One-year-old Layla received a devastating diagnosis: incurable leukemia. The little girl was out of conventional treatment options and expected to die until doctors at Britain’s Great Ormand Street Hospital suggested a highly experimental treatment. Her mother Lisa Foley was willing to try every possibility to save her baby, and agreed to the unusual medical option. Layla was given genetically edited cells in a tiny 1-milliliter intravenous infusion.
Doctors used a new gene-editing technology where specific genes are cut to make T-cells behave in two specific ways: they are rendered invisible to powerful leukemia drugs that would normally kill them, and these cells are reprogrammed for a single purpose, targeting and fighting leukemia cells.
Two months after this experimental therapy, Layla is home from the hospital and cancer-free.
Scientists at the hospital and University College London worked together with the French biotech firm Cellectis to prepare Layla’s gene-edited cell treatment. Cellectis is now funding full clinical trials of the therapy, due to start next year.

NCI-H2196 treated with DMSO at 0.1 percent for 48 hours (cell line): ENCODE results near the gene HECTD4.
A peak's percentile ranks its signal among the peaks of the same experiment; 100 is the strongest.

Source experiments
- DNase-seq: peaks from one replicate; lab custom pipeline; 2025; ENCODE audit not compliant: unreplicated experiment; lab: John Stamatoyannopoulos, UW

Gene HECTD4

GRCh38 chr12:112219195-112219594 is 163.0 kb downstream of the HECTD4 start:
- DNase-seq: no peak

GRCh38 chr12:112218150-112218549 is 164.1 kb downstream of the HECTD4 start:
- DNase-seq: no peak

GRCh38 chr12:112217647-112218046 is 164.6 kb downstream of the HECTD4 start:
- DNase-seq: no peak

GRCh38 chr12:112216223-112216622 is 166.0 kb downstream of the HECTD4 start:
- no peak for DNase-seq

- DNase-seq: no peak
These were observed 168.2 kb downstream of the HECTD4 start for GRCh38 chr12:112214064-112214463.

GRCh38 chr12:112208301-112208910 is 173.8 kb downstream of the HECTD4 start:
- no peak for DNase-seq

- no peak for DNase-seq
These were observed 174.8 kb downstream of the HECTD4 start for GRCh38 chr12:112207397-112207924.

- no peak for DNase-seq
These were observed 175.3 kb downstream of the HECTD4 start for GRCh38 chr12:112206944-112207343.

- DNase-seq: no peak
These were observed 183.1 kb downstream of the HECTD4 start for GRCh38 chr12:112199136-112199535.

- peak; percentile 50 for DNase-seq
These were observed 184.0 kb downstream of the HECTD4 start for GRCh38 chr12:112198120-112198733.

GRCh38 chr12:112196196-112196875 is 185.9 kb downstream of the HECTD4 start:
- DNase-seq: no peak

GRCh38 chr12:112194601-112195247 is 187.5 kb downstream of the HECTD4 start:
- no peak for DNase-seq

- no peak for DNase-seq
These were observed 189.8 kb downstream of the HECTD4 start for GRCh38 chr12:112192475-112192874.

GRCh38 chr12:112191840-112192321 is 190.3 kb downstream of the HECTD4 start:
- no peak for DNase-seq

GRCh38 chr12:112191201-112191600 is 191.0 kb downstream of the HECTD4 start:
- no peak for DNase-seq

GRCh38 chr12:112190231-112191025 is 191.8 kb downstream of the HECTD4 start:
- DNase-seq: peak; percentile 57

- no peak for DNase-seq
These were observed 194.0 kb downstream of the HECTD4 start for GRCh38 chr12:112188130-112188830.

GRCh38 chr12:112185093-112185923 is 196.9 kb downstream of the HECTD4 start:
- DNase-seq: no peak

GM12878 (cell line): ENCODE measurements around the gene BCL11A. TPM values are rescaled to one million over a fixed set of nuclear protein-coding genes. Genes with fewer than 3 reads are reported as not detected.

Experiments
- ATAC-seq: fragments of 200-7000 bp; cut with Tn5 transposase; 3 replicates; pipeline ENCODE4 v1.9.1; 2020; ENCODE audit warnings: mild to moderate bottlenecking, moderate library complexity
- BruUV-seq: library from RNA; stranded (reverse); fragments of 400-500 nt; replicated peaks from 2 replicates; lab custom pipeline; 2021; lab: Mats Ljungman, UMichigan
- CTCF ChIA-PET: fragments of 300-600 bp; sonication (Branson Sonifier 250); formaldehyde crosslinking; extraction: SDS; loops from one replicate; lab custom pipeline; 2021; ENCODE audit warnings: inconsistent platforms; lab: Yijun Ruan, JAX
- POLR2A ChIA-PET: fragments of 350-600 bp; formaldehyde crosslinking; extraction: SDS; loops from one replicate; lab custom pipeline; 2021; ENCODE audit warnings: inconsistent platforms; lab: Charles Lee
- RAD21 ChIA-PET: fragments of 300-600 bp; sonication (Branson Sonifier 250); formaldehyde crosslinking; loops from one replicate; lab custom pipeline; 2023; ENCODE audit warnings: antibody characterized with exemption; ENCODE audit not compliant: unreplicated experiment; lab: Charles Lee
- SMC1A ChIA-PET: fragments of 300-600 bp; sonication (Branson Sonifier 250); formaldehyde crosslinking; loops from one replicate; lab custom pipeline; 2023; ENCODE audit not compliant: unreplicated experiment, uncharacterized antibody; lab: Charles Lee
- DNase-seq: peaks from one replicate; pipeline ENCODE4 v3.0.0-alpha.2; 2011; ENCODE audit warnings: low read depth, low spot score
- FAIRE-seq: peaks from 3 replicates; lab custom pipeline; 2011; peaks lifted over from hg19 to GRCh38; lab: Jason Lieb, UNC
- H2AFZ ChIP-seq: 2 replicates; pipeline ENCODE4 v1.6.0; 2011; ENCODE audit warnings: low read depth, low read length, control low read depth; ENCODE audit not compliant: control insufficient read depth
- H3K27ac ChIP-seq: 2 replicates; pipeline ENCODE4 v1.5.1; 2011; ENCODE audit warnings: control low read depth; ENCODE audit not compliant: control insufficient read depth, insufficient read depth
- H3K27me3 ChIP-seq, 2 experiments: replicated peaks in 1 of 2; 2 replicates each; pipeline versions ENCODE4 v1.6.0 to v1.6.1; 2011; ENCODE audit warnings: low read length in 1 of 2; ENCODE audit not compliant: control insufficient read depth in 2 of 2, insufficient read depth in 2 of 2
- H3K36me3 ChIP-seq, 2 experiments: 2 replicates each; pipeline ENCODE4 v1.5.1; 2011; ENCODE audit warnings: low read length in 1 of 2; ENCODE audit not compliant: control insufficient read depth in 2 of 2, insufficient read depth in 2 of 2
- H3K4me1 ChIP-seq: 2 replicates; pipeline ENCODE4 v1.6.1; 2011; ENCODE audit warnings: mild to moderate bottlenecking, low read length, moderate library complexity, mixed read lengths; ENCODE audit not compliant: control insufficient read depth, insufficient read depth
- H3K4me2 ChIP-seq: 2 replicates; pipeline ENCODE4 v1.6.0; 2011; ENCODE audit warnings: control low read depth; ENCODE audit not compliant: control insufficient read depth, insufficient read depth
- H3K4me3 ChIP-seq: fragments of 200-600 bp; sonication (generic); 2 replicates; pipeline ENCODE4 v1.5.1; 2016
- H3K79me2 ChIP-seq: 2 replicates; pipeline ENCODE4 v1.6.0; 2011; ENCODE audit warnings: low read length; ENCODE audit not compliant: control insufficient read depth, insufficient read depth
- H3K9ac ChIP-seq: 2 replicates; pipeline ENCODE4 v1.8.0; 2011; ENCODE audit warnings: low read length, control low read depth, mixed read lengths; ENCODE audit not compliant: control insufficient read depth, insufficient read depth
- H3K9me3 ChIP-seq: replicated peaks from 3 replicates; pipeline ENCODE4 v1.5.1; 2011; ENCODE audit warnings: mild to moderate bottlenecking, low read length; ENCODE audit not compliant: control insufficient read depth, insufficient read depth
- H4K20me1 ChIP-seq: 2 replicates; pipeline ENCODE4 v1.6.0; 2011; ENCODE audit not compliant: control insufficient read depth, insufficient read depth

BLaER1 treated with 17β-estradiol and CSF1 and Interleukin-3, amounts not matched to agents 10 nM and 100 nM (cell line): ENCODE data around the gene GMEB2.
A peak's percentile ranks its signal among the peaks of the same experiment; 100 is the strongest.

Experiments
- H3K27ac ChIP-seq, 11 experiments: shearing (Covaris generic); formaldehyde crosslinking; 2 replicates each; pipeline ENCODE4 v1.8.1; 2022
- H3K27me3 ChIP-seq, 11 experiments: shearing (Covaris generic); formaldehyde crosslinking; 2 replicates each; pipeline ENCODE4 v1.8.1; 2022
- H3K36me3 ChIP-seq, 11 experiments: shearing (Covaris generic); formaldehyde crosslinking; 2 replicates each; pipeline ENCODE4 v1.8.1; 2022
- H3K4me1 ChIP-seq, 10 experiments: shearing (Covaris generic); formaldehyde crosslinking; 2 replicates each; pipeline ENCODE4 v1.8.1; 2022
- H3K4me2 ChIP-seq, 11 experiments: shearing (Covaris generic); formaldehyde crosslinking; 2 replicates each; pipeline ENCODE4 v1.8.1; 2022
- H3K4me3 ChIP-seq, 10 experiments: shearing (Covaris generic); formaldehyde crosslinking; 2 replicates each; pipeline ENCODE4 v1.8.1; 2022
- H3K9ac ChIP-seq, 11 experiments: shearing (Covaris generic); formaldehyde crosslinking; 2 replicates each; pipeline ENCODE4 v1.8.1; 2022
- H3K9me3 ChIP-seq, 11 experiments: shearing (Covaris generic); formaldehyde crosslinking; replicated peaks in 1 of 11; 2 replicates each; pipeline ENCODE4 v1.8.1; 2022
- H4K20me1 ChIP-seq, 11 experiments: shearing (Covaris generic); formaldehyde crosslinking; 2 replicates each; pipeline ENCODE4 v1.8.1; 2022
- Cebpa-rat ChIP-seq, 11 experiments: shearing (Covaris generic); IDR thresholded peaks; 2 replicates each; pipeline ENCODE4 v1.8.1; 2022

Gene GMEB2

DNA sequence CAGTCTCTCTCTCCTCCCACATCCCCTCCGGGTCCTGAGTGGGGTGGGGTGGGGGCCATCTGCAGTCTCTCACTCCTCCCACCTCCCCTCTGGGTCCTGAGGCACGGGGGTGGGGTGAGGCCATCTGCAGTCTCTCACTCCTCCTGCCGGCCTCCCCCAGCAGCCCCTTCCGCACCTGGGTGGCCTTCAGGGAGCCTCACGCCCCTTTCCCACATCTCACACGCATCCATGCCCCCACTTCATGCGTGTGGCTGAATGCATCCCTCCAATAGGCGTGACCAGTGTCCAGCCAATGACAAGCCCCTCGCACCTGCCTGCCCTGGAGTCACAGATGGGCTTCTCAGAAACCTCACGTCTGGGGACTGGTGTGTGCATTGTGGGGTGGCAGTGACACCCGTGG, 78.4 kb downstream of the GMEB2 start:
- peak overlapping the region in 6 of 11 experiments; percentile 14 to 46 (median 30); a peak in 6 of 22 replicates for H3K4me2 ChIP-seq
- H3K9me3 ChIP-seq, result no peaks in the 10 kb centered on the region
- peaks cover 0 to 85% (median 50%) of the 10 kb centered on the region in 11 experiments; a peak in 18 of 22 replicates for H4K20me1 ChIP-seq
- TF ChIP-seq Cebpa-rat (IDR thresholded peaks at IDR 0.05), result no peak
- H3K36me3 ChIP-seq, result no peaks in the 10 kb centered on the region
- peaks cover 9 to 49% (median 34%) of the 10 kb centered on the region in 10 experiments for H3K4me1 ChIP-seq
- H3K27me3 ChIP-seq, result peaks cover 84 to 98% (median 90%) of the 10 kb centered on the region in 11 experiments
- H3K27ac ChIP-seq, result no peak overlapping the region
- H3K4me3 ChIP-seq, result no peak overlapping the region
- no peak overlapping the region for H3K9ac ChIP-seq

Some scientists have questioned the approach because of the possibility of problems with patients rejecting foreign cells. This is the first time that cells from a healthy donor have been used in a process that could lead to a ready supply for multiple patients. Other drugmakers – Novartis, Juno Therapeutics, and Kite Pharma – have tested genetically modified T-cells extracted from individual patients but the French biotech, working with US giant Pfizer and Novartis believes that its method is faster and cheaper than the complicated process of creating specific single-patient gene therapies.
On Wednesday the results of Layla’s case will be presented at the American Society of Hematology’s annual meeting, even as doctors keep close watch to see if the results in Layla’s case are sustained.
And while it’s still early days and long-term clinical studies on more patients are needed to validate the treatment, Layla’s mother is glad that she took the chance, saying the “only option we couldn’t accept was inaction.’